Redbeard (1971)

Redbeard+1971-84-bRedbeard [紅鬍子] (1971)

Starring Lee Hung, Wang Yin, Chen Chiu, Chen Hung-Lieh, Tsui Fu-Sheng, Cheng Miu, Suen Yuet, Cheung Kwong-Chiu, Siu Gwong-Po, Lo Dik, Man Man, Wong Yu, Liu Chik, Chang I-Fei

Directed by Chang Tseng-Chai

Expectations: High.

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I apologize if this review turns out a little strange; I think it’s mostly going to be me trying to make sense of what I just watched. My confusion isn’t exactly the film’s fault; it’s more to do with the film’s presentation. As an extremely rare Shaw Brothers film, I was only able to track it down as a badly discolored VHS that’s gotta be at least 4th or 5th generation. I can usually deal just fine with this kind of ugliness, but Redbeard is an incredibly talky film, so when half the subtitles are cut off it makes it kinda hard to keep up. I don’t think a beautiful remastered version with full subtitles would fix all the film’s issues, but it would definitely make for a more pleasant experience.

The film opens with a group of people on horseback, led by Little White Snake (Lee Hung), chasing down a train. They assault the moving train in order to rescue their chief, Chow Tian-Hua (Wang Yin). While making their escape, Tian-Hua is wounded, but they make it out alive and to their hideout. From what I could gather, Tian-Hua and his rescuers are the redbeards of the title, although I don’t really have a clear understanding of what a redbeard is. It seems that Tian-hua and his redbeards are some kind of outlaws in opposition of the army, but as the redbeards seem to only want to take care of their own and farm their land, I’m not entirely sure what the conflict is about.

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Mini-Review: That Man in Chang-An (1967)

That Man in Chang-An [幪面大俠] (1967)

Starring Fang Ying, Gam Jan-Fooi, Yen Chun, Allyson Chang Yen, Tang Ti, Tien Feng, Wong Ching Ho, Cheung Kwong Chiu, Piu Liu-Chik, Chiu Ming

Directed by Yen Chun

Expectations: Moderate.


That Man in Chang-An is yet another early Shaw Brothers film that gets as much wrong as it does right. It’s not a poorly made film by any stretch, but it suffers from being overlong and light on the action. The first hour is devoted mostly to setup with only a couple of small sequences of excitement, notably a wagon chase and a fight in the middle of the forest. Both scenes are excellent and are shot with an eye for enhancing the action through quality camera movement. There’s also a fantastic opening sequence in which our hero, The Masked Man, infiltrates the enemy’s castle and steals an Imperial Edict.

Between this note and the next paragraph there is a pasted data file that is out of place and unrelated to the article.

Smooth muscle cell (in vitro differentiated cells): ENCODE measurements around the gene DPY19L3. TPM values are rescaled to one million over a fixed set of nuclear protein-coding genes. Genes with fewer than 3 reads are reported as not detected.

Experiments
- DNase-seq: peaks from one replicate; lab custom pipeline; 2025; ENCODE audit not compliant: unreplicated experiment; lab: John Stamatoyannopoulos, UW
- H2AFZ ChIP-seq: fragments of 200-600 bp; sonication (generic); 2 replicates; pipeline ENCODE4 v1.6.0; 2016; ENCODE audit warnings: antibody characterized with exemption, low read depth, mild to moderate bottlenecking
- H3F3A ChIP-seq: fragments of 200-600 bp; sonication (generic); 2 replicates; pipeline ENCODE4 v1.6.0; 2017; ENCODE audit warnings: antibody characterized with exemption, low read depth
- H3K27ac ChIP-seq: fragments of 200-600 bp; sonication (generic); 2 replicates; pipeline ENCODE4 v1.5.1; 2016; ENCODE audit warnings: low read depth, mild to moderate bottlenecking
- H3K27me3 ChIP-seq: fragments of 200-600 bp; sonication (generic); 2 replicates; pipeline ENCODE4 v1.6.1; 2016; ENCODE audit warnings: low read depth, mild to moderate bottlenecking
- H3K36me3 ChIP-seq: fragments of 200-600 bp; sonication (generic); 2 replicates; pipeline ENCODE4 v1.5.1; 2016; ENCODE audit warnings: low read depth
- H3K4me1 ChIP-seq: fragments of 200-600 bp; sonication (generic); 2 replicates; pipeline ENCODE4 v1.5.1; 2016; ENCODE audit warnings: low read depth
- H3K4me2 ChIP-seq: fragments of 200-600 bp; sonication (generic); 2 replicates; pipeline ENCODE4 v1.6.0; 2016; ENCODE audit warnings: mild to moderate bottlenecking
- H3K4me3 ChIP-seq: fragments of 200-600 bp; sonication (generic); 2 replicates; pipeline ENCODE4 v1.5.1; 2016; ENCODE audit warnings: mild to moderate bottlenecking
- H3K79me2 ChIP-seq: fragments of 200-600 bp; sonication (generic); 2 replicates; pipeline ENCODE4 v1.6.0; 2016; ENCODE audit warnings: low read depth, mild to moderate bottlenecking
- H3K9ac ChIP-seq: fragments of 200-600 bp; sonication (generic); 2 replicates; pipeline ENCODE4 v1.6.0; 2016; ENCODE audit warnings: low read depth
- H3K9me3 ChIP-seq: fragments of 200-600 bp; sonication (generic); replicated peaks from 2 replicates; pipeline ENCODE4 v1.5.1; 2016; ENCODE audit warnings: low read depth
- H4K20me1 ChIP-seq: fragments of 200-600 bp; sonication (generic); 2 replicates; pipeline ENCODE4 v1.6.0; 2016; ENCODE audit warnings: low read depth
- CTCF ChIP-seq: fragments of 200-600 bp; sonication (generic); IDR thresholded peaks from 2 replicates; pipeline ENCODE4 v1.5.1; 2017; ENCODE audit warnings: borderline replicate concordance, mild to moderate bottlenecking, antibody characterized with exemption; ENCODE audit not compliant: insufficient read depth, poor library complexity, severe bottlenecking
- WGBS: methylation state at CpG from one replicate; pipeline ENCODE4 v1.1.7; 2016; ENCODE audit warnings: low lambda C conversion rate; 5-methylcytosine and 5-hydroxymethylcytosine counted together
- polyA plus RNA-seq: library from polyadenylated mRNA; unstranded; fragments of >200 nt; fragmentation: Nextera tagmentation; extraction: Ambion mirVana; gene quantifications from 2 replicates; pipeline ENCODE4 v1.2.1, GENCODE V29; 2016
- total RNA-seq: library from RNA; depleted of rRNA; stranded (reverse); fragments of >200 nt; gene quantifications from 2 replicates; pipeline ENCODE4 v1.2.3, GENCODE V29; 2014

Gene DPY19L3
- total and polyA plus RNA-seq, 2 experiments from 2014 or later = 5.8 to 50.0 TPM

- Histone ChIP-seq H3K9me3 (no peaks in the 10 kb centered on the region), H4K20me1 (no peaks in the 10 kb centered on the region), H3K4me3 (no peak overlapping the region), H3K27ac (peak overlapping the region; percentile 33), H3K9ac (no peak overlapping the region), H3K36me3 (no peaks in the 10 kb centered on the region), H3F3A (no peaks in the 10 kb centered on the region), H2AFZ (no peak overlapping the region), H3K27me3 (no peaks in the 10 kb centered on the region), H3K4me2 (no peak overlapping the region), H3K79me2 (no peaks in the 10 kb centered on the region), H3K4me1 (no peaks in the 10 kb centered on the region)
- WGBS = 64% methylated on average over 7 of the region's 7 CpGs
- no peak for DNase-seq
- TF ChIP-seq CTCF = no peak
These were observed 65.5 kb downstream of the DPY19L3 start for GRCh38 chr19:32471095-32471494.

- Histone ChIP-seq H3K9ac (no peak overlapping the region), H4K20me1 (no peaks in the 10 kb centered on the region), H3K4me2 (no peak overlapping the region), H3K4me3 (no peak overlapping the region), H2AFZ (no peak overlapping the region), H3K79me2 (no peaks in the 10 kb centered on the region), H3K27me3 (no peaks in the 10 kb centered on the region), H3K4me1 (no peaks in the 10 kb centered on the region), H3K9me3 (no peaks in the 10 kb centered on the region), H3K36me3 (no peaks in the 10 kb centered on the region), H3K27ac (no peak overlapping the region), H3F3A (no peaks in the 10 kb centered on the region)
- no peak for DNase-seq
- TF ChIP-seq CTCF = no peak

The sets are as lavish and beautiful as the costumes, and it’s clear the picture was meant as a costume drama over anything else. The second half of the film does get more interesting with various escape plots and short battles with guards. One of these fights features an impressive horizontal tracking shot that follows the Masked Man as he lays waste to all comers. As you’d expect from an early Shaw film, the choreography leaves a lot to be desired, but the shot is electric nonetheless.

The final fight is pretty exciting though, thanks in part to the undercranked fast motion of the combatants. I’m not a big fan of this technique but it worked very well here to get things moving. At 111 minutes this is a lot longer than your average Shaw film and it feels like it, so any increase in speed is appreciated. There’s also a ton of gorgeous exterior shots that add a lot of flavor to the overall tone of the picture. Ultimately, this is another one strictly for those already attuned to the works of the Shaw Brothers.

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